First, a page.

"I don't know who is behind this but, whoever it is," the proprietor said almost teary eyed, "he is not a Tajik. No one with Tajik blood coursing in his veins would do what they have done to Tajik property. They are setting up brother against brother and, unfortunately, we all know what that leads to. But, here and now, I promise Ustod that, God willing, if we all survive this, I will serve him the best gulchai produced in Tajikistan."

I didn't want to get involved in their complex discussion neither did I know quite what my proper response should be, other than thanking him. Vose came to my rescue. "You are most kind," he said. "Ustod understands perfectly well. He is not a Tajik but knows our culture better than some of us. God-willing things will get better and Ustod will visit us again in the near future. Then we will visit you and drink gulchoi together."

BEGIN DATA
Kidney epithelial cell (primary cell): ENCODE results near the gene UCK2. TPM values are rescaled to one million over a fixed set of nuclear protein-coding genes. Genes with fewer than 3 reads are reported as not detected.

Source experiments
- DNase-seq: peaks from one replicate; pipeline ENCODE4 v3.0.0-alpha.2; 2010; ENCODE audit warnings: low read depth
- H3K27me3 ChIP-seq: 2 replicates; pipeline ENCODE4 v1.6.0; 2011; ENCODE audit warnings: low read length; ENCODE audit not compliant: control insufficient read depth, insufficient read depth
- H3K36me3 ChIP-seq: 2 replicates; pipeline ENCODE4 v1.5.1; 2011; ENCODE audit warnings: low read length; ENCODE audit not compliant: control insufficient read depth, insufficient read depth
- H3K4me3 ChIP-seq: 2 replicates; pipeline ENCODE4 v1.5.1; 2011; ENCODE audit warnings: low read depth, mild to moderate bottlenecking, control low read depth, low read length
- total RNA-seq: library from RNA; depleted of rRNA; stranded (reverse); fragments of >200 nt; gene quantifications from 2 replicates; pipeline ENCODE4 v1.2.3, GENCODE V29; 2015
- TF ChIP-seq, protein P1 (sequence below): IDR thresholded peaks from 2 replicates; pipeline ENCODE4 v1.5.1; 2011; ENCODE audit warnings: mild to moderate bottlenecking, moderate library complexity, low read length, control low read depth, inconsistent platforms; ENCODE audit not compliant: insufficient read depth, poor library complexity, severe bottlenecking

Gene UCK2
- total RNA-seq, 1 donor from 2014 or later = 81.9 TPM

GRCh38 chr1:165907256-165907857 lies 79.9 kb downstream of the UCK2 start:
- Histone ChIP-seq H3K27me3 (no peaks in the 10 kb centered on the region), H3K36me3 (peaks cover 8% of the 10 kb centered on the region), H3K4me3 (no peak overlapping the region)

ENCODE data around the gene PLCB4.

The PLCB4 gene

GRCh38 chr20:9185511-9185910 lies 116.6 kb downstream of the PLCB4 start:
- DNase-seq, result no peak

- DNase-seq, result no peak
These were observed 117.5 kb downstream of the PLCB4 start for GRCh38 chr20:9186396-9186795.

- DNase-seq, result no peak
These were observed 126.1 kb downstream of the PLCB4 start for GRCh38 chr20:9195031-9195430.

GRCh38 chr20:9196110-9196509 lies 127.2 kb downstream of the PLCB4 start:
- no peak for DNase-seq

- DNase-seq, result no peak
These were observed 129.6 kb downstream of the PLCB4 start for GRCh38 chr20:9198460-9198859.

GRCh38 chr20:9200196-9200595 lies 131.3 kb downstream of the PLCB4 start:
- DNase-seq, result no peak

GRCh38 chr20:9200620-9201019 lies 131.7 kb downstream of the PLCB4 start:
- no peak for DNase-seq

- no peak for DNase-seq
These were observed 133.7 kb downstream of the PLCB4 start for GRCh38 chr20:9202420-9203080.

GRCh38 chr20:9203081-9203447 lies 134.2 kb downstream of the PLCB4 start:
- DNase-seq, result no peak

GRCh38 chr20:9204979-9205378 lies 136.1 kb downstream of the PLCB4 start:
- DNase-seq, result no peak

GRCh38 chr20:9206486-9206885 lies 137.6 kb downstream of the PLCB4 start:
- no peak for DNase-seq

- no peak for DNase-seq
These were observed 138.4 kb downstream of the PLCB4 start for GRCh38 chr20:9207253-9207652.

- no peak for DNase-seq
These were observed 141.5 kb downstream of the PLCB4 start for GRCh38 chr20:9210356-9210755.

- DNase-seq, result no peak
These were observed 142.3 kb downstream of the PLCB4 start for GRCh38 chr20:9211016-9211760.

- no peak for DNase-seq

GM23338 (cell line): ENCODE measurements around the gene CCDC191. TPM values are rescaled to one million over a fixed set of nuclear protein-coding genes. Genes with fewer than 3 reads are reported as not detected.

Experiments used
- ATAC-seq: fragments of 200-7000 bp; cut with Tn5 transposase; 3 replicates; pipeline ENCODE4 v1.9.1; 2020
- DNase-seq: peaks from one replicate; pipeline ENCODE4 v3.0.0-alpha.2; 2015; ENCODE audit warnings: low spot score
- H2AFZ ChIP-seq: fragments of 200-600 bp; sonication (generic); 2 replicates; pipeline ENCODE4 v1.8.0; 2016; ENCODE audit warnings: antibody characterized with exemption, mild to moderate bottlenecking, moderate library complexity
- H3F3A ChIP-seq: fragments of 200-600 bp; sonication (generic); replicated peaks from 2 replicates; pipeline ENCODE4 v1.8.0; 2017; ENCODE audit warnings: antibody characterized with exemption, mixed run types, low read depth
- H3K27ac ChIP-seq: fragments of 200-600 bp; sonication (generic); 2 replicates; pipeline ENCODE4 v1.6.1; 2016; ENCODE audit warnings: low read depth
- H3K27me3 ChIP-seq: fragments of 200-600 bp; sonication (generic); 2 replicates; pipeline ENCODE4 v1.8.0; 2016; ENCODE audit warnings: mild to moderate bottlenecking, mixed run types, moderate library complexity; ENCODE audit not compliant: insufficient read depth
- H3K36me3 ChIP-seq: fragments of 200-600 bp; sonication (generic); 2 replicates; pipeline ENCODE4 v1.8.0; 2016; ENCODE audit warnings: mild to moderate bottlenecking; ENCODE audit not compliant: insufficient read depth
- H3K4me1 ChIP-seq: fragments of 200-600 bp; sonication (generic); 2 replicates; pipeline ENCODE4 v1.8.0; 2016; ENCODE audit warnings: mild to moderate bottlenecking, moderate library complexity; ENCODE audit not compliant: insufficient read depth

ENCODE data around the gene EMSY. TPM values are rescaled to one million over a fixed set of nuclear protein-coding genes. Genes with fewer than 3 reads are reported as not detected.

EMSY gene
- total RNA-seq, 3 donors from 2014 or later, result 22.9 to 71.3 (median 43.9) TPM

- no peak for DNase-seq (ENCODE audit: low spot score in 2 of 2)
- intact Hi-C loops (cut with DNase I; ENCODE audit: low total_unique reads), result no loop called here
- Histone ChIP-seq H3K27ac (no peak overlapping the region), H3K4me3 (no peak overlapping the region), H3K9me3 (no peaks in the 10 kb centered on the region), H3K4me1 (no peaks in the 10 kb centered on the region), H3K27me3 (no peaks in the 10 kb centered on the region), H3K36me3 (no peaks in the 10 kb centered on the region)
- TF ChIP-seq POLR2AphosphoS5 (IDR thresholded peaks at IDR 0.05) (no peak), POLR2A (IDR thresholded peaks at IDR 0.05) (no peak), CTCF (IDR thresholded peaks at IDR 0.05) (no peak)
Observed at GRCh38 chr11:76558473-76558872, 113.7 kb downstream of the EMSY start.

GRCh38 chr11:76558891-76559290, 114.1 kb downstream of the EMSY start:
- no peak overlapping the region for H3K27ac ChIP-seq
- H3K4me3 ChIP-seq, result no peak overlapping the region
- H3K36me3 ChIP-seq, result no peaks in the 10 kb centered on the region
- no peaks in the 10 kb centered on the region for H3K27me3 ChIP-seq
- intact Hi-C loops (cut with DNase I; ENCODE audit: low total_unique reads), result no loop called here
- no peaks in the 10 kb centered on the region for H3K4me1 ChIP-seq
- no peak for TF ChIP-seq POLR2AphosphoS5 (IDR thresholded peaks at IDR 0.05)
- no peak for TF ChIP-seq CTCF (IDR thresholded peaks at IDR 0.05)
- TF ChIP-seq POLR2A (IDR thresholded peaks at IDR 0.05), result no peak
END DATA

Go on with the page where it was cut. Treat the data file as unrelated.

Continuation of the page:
Following tradition, the whole social ritual (taarof) was repeated by the proprietor saying, "Nasib boshad (let's hope so)." He then placed bread, yogurt, parvarda (a kind of sweetmeat), and several kinds of nuts on the dastarkhan, a hand-made tablecloth.

As if obliged to walk me through the whole history of tea production in Central Asia, Vose continued. "Tea was introduced first into Bukhara from where it found its way to Samarqand, then to Tashkent, Khujand, Urateppe, Konibodom, Panjakent, and Khuqand. Towards the end of the 19th century, it reached the Ferghana Valley proper and as far as the Zarafshan region. It took still some more time before it reached the people of the Kuhistan."

Unlike in the Middle East where tea is prepared by the proprietor and brought to the customer, in Tajikistan the customer makes his own tea. 6 The proprietor provides the teapot, dry tea, and some extremely hot water.